pageok
pageok
pageok
The Magazines Clause:

If you're ever talking about press and the law, just throw into the conversation, "Oh, that's covered by the Magazines Clause of the Constitution." Then watch them squirm until you admit that this Clause doesn't quite mean what you at first suggested it did. It's also a nifty example to illustrate noscitur a sociis.

Thanks to Stanford lawprof Pam Karlan for the pointer.

James Ellis (mail):
I'm just glad it isn't known as the "Erection Clause."
3.21.2006 4:35pm
Ex-Fed (mail) (www):
Damnit, you beat me to the erection joke.
3.21.2006 5:03pm
aces:
This clause is always cited as the reason the District of Columbia has no vote in Congress--DC doesn't have a vote because the Constitution says that Congress's "exclusive jurisdiction" means it can't. Yet the clause says the same thing about military bases elsewhere in the country, and residents of military bases outside DC have full voting rights in state and congressional elections. Can anyone explain this?
3.21.2006 5:22pm
KeithK (mail):
The House of Representatives shall be composed of Members chosen every second Year by the People of the several States...
Representatives and direct Taxes shall be apportioned among the several States which may be included within this Union...

and
The Senate of the United States shall be composed of two Senators from each State, chosen by the Legislature thereof, for six Years; and each Senator shall have one Vote.
Seems clear to me that a district that is not part of any state is not eligible to representation in Congress. Folks on military bases are not voting for a Military Base Senator, they're voting as citizens of their home state.
3.21.2006 5:29pm
Silicon Valley Jim:
noscitur a sociis

I'm also put in mind of a passage in one of Robertson Davies's novels in which a character refers to a lawyer's case as "argumentum ad excrementum taurorem". I think that the novel is either The Rebel Angels or The Lyre of Orpheus, both of which are, IMHO, pretty good.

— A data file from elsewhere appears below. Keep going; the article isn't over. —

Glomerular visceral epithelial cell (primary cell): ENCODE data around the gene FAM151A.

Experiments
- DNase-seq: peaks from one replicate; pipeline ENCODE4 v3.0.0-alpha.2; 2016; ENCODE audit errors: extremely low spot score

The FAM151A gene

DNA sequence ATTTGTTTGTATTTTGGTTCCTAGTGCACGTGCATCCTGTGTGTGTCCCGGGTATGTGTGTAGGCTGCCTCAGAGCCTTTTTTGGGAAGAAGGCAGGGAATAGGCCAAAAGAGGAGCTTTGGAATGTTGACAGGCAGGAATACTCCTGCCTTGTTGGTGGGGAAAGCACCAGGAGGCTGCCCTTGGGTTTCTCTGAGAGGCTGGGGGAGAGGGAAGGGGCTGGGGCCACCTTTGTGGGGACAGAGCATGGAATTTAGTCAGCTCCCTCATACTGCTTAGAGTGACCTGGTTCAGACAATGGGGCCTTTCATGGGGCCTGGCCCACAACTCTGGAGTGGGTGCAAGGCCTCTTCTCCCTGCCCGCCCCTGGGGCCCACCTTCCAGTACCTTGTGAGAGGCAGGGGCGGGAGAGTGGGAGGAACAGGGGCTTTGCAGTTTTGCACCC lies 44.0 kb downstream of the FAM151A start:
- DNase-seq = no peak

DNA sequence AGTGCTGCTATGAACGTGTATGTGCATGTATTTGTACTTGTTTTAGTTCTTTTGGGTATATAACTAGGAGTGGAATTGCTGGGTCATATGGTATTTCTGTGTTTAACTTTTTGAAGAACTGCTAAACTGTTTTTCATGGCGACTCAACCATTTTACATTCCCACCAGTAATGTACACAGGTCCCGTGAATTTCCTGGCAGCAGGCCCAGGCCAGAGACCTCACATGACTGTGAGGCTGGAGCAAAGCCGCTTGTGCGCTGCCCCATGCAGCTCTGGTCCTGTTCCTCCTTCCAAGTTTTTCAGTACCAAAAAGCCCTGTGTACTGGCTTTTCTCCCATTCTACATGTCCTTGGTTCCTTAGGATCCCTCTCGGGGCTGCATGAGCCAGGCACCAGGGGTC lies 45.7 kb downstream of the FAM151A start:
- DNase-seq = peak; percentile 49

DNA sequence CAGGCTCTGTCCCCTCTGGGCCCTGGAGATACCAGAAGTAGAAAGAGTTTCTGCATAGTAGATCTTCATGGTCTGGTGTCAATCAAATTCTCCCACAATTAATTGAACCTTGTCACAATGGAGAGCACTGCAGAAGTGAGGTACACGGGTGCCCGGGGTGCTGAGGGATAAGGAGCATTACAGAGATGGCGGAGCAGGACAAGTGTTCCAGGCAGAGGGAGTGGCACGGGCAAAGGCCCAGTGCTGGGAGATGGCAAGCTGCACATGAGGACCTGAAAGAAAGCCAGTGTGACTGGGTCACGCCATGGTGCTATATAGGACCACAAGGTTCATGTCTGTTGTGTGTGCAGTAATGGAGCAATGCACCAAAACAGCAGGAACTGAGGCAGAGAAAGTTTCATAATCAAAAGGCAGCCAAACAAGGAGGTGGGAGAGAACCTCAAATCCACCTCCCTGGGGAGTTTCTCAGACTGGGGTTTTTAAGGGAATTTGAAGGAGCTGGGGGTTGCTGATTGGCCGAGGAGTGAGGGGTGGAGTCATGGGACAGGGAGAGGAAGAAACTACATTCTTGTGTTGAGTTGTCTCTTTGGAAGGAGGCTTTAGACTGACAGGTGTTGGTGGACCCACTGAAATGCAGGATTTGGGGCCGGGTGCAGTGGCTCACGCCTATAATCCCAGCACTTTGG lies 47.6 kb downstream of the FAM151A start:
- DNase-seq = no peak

3.21.2006 6:50pm
Peter Wimsey:
It's been a while, but shouldn't that be "argumentum ad excrementum tauri"? Of course, that would be, I think, argument against BS. Maybe "argumentum ex excremento tauri" is grammatically better?
3.21.2006 9:55pm
PersonFromPorlock:
Interesting. Read strictly, wouldn't the 'exclusivity' of Congress' legislative authority in the named places rule out review by the courts?
3.22.2006 6:39am
Matt L. (mail):
I suspect Davies used "taurorum." "Tauri" would be grammatical though a bit odd. "Taurorem" is not a word. And the "ad" here means "to" or even "based on" (see "argumentum ad ignorantiam," "ad verecundiam," etc.), not "against."
3.22.2006 11:01am
Duncan Frissell (mail):
other needful Buildings;

That covers a multitude of sins...

But are national forests and national parks Forts, Magazines, Arsenals, dock-Yards, and other needful Buildings; and how much federal land did the state legislatures consent to?

This is a favorite clause that Right Wing Nuts love because it suggests that other federal property is unconstitutional.

I should do a post on the topic of constitutional clauses beloved of Right Wing Nuts.

The Gold and Silver clause...
3.22.2006 12:19pm
Freder Frederson (mail):
how much federal land did the state legislatures consent to?

Where on earth in the constitution does it say that the federal government can't own land or that the states have any say in how much land the federal government can own? The federal government owns land it bought, acquired by treaty or stole from Native Americans, or won by conquest from the Spanish, Native Americans, Pacific Islanders, English, Mexicans or various other parties. If anyone has a claim to Federal lands, it is those parties, not any states or recent immigrants (i.e., those of us who arrived in the last 500 years or so).
3.22.2006 1:41pm